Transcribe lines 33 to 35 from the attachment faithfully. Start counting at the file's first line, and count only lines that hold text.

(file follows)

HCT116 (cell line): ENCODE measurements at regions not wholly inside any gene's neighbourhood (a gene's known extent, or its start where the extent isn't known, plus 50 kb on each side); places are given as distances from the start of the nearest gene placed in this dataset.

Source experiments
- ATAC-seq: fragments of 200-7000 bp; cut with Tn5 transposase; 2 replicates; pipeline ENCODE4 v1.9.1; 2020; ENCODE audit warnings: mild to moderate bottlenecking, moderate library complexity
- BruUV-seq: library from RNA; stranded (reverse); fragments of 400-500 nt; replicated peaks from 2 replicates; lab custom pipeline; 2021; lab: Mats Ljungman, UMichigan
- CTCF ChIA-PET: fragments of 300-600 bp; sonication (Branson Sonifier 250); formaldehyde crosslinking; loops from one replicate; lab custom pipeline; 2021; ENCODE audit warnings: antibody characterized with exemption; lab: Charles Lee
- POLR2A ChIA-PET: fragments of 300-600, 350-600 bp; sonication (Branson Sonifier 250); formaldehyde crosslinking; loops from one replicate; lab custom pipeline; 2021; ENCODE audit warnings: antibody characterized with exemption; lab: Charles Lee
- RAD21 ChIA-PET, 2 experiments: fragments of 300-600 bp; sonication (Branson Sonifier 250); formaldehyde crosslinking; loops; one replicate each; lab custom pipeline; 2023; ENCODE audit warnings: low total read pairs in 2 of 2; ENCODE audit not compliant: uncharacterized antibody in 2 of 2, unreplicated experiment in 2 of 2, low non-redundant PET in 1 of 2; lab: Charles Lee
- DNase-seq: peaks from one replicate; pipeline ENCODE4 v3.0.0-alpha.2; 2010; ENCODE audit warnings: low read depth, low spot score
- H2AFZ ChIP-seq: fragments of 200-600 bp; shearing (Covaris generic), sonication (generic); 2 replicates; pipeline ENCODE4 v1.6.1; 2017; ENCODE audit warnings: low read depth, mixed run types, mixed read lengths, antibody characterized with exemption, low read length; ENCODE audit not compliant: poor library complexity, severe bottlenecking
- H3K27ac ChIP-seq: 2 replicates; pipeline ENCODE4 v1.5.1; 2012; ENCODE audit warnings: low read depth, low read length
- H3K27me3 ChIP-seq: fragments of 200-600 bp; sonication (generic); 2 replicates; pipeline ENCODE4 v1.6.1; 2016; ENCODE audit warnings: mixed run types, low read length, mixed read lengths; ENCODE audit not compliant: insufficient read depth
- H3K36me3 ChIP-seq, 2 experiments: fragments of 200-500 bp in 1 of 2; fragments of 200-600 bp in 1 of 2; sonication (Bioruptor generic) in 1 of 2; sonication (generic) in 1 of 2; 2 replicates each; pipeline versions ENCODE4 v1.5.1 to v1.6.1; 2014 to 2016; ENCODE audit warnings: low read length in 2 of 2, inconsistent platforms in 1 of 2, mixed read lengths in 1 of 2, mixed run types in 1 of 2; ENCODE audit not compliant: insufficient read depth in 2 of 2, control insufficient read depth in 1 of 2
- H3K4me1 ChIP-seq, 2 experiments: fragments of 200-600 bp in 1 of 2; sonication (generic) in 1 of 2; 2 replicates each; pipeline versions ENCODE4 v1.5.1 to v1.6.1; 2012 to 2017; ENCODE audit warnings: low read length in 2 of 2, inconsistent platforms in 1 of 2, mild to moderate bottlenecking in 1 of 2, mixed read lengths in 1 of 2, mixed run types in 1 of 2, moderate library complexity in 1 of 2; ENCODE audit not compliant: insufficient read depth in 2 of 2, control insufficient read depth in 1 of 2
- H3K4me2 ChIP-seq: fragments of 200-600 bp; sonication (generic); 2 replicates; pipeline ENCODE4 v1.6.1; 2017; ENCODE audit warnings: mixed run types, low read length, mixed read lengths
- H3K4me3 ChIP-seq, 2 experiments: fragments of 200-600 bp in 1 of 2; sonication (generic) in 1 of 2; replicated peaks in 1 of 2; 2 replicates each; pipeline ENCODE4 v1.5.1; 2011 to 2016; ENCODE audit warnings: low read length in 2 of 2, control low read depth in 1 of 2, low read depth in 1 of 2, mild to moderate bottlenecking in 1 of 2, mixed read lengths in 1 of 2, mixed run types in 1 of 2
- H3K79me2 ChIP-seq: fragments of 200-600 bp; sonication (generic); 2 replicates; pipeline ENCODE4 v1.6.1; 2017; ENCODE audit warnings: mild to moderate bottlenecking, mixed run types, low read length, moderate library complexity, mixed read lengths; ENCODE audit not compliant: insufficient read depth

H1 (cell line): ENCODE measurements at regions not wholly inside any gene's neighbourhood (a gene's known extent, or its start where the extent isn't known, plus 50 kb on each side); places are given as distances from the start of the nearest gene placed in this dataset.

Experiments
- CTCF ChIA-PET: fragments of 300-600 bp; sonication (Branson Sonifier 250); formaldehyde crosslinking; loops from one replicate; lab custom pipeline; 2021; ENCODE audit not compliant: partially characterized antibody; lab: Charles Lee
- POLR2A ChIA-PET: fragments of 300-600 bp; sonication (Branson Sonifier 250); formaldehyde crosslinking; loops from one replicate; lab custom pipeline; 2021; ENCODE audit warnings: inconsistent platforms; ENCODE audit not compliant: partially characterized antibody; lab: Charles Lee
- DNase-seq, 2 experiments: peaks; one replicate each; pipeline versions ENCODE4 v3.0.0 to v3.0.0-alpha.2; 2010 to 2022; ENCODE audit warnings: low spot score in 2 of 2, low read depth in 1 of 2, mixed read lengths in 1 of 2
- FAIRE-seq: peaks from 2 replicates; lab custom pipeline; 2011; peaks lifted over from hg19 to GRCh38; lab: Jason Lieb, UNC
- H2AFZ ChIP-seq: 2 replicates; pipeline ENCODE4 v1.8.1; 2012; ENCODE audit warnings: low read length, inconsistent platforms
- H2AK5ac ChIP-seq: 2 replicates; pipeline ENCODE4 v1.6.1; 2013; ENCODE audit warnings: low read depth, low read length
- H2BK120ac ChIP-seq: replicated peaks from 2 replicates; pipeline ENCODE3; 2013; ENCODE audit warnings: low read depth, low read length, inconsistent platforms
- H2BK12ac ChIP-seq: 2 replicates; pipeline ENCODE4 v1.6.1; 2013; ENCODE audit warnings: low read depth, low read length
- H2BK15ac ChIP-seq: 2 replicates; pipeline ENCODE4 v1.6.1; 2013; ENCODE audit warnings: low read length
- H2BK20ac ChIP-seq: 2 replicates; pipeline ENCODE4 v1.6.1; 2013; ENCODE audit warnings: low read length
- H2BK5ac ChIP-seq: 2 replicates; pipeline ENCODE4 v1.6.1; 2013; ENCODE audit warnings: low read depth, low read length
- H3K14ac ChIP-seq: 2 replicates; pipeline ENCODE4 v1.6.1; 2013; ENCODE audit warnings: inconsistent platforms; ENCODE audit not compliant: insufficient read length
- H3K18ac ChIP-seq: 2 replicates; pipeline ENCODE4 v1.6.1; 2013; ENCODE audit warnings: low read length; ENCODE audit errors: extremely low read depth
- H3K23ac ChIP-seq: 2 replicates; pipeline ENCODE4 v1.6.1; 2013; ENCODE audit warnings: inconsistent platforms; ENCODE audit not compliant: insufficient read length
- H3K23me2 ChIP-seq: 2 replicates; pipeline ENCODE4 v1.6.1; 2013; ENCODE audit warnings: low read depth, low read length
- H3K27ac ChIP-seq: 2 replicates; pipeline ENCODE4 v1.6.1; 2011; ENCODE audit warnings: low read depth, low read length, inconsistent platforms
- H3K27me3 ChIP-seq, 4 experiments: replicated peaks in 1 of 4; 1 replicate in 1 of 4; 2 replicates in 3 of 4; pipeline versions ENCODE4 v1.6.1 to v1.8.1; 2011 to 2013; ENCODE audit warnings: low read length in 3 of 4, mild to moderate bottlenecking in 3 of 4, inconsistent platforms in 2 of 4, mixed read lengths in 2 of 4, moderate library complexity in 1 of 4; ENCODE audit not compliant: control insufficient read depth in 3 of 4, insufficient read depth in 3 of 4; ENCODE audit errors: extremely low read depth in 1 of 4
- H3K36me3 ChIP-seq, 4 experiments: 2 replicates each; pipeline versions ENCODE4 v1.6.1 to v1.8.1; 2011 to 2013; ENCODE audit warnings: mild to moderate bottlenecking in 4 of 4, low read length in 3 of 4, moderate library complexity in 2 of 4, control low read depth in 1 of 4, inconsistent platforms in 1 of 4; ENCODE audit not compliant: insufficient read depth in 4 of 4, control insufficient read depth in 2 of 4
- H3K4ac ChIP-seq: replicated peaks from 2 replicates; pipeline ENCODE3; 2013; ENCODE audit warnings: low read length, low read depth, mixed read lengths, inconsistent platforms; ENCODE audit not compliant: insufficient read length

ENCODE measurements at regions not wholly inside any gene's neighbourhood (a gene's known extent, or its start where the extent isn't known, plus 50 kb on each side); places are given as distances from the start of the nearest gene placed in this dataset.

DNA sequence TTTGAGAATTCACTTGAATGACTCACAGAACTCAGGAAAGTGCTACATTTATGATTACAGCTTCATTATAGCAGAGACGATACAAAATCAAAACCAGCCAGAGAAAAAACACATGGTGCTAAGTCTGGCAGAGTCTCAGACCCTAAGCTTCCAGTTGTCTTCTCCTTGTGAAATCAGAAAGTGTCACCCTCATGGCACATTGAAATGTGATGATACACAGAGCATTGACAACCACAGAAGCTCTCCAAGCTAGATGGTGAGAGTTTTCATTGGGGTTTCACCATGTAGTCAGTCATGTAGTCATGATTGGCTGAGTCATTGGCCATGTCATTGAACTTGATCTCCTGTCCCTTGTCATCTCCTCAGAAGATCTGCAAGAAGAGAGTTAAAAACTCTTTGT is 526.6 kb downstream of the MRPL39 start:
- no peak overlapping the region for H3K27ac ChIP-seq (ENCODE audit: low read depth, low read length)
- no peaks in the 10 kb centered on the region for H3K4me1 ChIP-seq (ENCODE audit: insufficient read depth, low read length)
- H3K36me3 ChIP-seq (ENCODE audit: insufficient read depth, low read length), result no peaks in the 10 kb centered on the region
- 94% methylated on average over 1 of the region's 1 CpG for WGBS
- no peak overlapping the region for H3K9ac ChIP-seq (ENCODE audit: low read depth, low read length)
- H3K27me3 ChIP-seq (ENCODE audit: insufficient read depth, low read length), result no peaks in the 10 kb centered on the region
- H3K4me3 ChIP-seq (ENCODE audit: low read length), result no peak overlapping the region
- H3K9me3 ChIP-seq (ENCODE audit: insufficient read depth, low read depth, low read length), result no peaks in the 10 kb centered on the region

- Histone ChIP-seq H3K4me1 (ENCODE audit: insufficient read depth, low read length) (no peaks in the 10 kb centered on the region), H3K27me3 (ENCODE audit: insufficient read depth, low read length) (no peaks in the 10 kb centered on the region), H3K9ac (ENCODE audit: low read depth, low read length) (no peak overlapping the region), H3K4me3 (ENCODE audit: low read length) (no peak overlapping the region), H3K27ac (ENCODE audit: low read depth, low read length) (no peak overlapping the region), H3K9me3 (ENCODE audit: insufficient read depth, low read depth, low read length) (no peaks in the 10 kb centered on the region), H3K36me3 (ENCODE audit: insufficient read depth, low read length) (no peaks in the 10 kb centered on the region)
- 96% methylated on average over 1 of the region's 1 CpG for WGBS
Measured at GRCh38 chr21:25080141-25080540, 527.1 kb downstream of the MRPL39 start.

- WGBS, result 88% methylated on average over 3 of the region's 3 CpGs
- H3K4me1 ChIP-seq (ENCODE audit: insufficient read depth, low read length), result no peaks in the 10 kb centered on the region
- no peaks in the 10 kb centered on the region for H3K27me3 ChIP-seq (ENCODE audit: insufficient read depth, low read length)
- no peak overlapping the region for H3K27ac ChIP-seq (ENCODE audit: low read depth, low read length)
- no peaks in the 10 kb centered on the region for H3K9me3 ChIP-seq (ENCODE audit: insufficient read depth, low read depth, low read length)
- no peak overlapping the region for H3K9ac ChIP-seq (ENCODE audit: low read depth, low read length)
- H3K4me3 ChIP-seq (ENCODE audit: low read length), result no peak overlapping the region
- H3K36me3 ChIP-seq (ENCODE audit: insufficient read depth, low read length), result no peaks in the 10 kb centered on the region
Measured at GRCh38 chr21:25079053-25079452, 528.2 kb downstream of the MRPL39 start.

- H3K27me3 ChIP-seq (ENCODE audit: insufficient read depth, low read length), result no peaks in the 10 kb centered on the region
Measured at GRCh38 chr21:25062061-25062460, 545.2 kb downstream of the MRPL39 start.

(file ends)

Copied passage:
- H3K23me2 ChIP-seq: 2 replicates; pipeline ENCODE4 v1.6.1; 2013; ENCODE audit warnings: low read depth, low read length
- H3K27ac ChIP-seq: 2 replicates; pipeline ENCODE4 v1.6.1; 2011; ENCODE audit warnings: low read depth, low read length, inconsistent platforms
- H3K27me3 ChIP-seq, 4 experiments: replicated peaks in 1 of 4; 1 replicate in 1 of 4; 2 replicates in 3 of 4; pipeline versions ENCODE4 v1.6.1 to v1.8.1; 2011 to 2013; ENCODE audit warnings: low read length in 3 of 4, mild to moderate bottlenecking in 3 of 4, inconsistent platforms in 2 of 4, mixed read lengths in 2 of 4, moderate library complexity in 1 of 4; ENCODE audit not compliant: control insufficient read depth in 3 of 4, insufficient read depth in 3 of 4; ENCODE audit errors: extremely low read depth in 1 of 4